Christopher DeGroot has written a wildly unpopular but wholly truthful and important essay about men and women and the urgency of the problem created in western culture by feminists and the weak men who empower them. An excerpt:
“In this essay I shall argue that masculine reassertion is necessary for authority’s sake and for keeping the US competitive at the international level and the culture stable (“the principle of order”). For in time, there is little social order without sufficient male authority, and excellence, too, declines insofar as resentful manipulation and hysteria—the latter historically a distinctly female phenomenon—triumph over sober judgment and rationality. Needless to say, in an inherently competitive world, such a situation is not desirable. What could be better for the Chinese, our chief and quite ruthless competitor, than our corporations and universities forever enabling meritocracy to give way to gender-based hiring quotas, that unjust feminist imperative?
Like the ancient Greeks, the ancient Chinese associated order with men and chaos with women. Certainly no informed person, knowledgeable about the history of human institutions, could believe that safe spaces, microaggressions, bias response teams and the like ever would have arisen in any male-only or male-dominated context. As feminists rightly give us to understand, the characteristic vices of men—violence, harshness, insensitivity—are on the other side of the psychological spectrum. Lee Jussim and other social psychologists have shown that “gender stereotypes are mostly accurate,” and that “Stereotype accuracy is one of the largest and most replicable effects in all of social psychology.” It must be understood, though many people will dismiss it as sheer prejudice, that more than men, women in their moral behavior tend to act on sheer affect. For it is the vital instinct of the mothers of our species to be deeply partial to their children. Meanwhile, arriving at the objective good requires exacting impartiality, something that, in many instances, is contrary to the interests of one’s in-group relations. If, as Rudyard Kipling said, “The female of the species is more deadly than the male,” then so much the better for the family, the terrible bias serving its interests. Yet ours is a mixed life, so what is a virtue in one domain can be a vice in another.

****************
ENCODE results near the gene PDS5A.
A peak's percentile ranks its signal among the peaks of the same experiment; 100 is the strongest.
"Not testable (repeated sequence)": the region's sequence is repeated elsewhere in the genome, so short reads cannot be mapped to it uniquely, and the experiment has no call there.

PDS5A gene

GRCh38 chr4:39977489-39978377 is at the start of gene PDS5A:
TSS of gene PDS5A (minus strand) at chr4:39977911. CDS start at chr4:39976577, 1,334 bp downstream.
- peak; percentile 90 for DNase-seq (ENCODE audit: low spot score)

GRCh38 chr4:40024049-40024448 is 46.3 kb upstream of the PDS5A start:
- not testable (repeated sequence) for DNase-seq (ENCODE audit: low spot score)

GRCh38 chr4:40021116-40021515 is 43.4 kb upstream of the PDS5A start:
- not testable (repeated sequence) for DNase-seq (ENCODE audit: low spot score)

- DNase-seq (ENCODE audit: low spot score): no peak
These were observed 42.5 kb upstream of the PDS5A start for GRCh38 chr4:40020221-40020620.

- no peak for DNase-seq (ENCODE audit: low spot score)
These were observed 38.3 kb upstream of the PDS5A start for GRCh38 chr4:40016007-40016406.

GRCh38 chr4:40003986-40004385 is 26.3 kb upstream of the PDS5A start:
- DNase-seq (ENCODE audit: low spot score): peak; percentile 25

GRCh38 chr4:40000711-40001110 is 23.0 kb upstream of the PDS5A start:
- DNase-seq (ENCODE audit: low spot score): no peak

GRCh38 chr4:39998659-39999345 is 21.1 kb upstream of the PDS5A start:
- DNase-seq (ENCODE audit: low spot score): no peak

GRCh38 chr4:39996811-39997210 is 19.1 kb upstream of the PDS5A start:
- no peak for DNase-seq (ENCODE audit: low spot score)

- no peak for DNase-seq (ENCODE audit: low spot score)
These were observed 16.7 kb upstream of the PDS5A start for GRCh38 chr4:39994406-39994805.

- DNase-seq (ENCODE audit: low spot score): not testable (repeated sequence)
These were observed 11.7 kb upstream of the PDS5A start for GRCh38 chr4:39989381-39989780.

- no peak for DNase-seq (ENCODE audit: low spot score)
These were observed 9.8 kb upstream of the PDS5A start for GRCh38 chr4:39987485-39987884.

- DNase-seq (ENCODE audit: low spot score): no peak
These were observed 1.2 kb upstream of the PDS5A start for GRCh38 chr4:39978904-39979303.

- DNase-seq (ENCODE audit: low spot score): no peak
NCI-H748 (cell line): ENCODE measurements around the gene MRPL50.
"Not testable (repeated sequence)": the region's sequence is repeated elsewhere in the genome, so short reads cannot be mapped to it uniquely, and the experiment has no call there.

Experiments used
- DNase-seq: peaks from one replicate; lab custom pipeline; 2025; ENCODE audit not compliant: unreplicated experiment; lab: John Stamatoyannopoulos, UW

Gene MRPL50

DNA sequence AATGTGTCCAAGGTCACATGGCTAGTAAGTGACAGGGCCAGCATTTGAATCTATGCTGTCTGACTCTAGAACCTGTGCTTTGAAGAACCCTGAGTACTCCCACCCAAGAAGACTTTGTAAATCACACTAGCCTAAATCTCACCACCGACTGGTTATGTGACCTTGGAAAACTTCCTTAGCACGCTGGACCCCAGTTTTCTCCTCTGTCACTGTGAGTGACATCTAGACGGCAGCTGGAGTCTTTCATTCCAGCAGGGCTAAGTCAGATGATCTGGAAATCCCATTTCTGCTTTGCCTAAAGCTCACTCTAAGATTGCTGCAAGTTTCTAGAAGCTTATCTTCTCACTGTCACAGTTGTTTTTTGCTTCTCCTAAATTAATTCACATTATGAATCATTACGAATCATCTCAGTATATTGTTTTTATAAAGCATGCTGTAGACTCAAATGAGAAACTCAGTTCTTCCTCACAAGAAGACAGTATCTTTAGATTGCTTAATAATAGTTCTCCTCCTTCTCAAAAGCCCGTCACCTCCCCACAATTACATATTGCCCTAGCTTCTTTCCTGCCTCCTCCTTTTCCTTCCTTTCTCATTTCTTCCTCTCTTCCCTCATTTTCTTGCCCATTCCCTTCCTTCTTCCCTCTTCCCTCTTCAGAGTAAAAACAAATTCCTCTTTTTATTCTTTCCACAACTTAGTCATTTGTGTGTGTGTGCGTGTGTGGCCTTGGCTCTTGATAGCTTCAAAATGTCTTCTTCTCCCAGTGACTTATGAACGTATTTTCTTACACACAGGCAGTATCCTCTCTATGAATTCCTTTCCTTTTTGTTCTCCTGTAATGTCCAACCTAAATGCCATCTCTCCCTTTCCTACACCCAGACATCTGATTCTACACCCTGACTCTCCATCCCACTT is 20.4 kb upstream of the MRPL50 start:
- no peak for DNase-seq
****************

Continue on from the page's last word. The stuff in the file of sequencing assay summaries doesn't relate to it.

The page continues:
For example, research confirms what people have long observed: that women (on average) are more egalitarian and more altruistic than men. They are also higher (on average) in conformity, less open to ideas, and value consensus more than men do. Within the family, these traits allow women to serve essential moral functions, for which we should of course be grateful. But outside the family, these same traits can allow for much harm, however unintended. And though it is a sensitive one, we need to be able to discuss this subject objectively and dispassionately. I am not, it should be clear, trying to “vilify” women or some such thing. As I have indicated, the value of a trait depends on its function in a particular context. I refer to differences in degree, not in kind, between the sexes, nor is it my purpose to criticize the moral behavior of women per se.
More than women, men in their moral behavior tend to be abstract and rule-oriented, just as they are more meritocratic. The word virtue itself means manhood, manliness: the quality of being a real VIR, as opposed to being a child, or a woman. Virtue’s secondary meaning in both French and Middle English (and medieval Latin) was power; compare to English in virtue of = by the force of X or from the power of X. Little wonder that major moral thought systems—be they religious or philosophical—have always been created by men. History furnishes not a single exception. Likewise, all vast systems of rational social organization have been created by men: religion, government, law, science, academe. Again, there is no exception.
As for why this is, I am persuaded by Steven Goldberg’s argument that patriarchy…”
You can read the entire article here.